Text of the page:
The Basics of Chia farming, harvesting, and plotting.
With Chia rising in popularity and attention among crypto enthusiasts, we thought it would be helpful to define and explain a few phrases that are frequently used in Chia-related discussions. We will provide you an overview of the various terminologies used to depict various roles and operations within the Chia ecosystem, primarily Chia farming, plotting and harvesting.
Chia farming utilises empty storage space on a farmer’s laptop, desktop, or corporate server. Farmers are reimbursed in the form of chia coins through a raffle-style mechanism in exchange for supplying space and maintaining the blockchain.
To farm Chia coins, one must first create or buy “chia plots.”
Plots are files on your hard drive that use up space. The process of creating these files is time-consuming and includes a great deal of cryptographic computation.
Plotting is the term used for this process.
In more technical terms, this describes the operation of looking for a proof of space to determine whether or not the farmer has won the block.
Now that we’ve covered the basics, plotting and harvesting are the two main components of chia farming. Let’s take a closer look at these two ideas.
Plotting, as previously stated, is the process of creating plot files that are then harvested as part of the Chia farming process.
The letter k represents the space occupied by a plot.
The larger the k value, the larger the plot and the longer it takes to generate.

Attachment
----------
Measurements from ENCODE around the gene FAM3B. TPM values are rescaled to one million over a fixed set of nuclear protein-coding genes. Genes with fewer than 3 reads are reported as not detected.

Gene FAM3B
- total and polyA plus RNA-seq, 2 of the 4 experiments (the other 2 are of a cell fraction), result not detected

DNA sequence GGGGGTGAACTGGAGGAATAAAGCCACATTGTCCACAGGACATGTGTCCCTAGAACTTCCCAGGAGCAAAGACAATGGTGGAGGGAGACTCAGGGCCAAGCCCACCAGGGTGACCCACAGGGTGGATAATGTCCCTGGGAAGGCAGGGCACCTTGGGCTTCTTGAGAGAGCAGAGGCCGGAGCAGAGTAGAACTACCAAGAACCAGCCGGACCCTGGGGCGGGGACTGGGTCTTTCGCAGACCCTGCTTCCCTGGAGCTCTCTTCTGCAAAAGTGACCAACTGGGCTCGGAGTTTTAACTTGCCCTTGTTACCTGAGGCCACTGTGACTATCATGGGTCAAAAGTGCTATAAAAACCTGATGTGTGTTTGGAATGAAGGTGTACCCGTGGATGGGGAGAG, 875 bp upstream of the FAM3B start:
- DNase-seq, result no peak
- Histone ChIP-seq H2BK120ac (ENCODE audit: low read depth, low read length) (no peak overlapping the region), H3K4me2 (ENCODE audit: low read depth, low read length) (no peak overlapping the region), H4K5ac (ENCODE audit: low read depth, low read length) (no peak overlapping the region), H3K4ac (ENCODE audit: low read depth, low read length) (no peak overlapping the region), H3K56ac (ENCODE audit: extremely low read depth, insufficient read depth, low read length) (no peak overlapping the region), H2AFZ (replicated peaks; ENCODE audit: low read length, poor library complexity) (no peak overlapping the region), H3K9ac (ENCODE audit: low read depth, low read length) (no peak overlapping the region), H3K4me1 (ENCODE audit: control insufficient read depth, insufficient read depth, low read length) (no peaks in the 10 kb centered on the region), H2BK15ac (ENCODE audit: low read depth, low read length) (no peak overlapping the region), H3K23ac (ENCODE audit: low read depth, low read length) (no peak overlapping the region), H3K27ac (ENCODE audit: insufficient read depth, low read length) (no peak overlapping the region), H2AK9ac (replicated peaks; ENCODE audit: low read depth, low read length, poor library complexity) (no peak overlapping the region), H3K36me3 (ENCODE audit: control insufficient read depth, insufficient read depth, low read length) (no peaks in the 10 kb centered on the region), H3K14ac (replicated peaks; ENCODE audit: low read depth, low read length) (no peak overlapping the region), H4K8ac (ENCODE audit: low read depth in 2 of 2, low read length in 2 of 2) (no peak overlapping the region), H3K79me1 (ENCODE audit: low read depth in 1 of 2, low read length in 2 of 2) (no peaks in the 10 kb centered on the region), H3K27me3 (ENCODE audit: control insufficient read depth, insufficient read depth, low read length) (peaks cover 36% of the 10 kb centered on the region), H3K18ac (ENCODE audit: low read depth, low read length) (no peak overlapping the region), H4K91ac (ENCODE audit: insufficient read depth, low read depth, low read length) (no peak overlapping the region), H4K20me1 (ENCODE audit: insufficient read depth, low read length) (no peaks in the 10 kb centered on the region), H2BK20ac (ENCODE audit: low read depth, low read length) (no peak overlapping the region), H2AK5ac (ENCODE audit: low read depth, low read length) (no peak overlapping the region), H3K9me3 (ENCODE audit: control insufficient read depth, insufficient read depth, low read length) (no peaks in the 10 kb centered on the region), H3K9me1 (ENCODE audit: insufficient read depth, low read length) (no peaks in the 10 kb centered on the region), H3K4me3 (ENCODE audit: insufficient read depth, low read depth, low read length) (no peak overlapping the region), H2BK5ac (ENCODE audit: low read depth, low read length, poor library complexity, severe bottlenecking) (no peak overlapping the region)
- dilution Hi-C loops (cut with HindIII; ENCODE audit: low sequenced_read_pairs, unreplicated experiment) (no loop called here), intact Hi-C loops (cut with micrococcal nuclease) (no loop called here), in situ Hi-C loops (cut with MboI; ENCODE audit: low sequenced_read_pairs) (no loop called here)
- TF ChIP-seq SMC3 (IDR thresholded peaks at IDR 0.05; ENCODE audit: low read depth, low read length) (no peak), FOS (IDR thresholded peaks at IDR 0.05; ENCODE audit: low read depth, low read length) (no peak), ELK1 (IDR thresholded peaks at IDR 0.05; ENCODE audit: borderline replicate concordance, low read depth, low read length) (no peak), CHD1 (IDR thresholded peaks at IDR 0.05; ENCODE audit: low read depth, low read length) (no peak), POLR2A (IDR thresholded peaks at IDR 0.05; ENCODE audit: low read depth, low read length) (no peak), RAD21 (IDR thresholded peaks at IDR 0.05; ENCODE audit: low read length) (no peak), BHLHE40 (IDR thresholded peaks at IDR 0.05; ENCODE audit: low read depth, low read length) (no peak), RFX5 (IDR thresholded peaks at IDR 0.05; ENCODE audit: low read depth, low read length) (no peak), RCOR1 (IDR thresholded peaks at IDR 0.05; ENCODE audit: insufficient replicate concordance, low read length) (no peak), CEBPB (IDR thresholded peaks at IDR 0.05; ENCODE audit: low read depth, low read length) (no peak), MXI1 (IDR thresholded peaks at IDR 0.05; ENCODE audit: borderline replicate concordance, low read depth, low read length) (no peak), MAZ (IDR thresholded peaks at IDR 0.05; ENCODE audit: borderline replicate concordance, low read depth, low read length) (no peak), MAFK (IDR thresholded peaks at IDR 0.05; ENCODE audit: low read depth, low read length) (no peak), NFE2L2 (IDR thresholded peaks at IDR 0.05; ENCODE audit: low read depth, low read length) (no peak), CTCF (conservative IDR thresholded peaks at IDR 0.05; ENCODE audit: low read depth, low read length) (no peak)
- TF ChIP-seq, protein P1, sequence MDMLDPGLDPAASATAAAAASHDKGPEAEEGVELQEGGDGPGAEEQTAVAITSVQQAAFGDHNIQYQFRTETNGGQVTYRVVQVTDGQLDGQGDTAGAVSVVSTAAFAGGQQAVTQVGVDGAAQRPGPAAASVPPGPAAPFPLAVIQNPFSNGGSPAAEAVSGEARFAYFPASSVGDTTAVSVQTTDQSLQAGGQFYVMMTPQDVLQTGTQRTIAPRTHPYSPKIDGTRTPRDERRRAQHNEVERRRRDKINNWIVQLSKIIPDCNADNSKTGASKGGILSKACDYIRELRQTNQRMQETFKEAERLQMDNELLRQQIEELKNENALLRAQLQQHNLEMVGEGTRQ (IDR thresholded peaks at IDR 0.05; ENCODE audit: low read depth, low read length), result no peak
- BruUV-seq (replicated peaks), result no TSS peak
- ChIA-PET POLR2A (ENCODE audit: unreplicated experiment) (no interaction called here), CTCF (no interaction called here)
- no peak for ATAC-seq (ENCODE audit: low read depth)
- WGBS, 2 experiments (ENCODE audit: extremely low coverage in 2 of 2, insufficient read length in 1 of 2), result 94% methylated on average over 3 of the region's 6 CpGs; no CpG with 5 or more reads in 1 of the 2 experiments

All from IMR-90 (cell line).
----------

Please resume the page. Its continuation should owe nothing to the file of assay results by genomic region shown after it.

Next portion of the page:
Users of the Chia Network’s blockchain will plot unused hard drive space by installing software that generates and stores a series of cryptographic numbers in the form of plots.
Apart from the file size, there is no difference between one plot and another. The most common k value for plots right now is 32.
There are no restrictions on moving plots from one machine to another. Some people construct dedicated plotting machines that are optimised to perform the plotting process quickly, and then move the plots to a less powerful machine to harvest.
Farmers will scan their plots when a new block is broadcast on the Chia Network’s blockchain. They look to see whether they have a number that is near to the new challenge number produced from the preceding block during the scanning process.
Harvesting is the name given to this operation because if one’s number is very close to the challenge number and one generates a block, the farmer receives two Chia coins (XCH).
This procedure for verifying for proof of space is quick and requires very little electricity.
The percentage of total space owned by a farmer relative to the entire network for each challenge determines his or her chances of winning a block. On a daily basis, there are 4608 opportunities to win a challenge.
This means that the more chia plots a farmer has, the more likely one of them will win and earn Chia coins.
To recap, plotting and harvesting are both necessary steps in the Chia farming process.
Chia plotting allows you to construct plots by allocating a specific amount of spare storage space. Your computer will start harvesting after plotting is finished.
We are currently giving away 2 plots to new users on our website!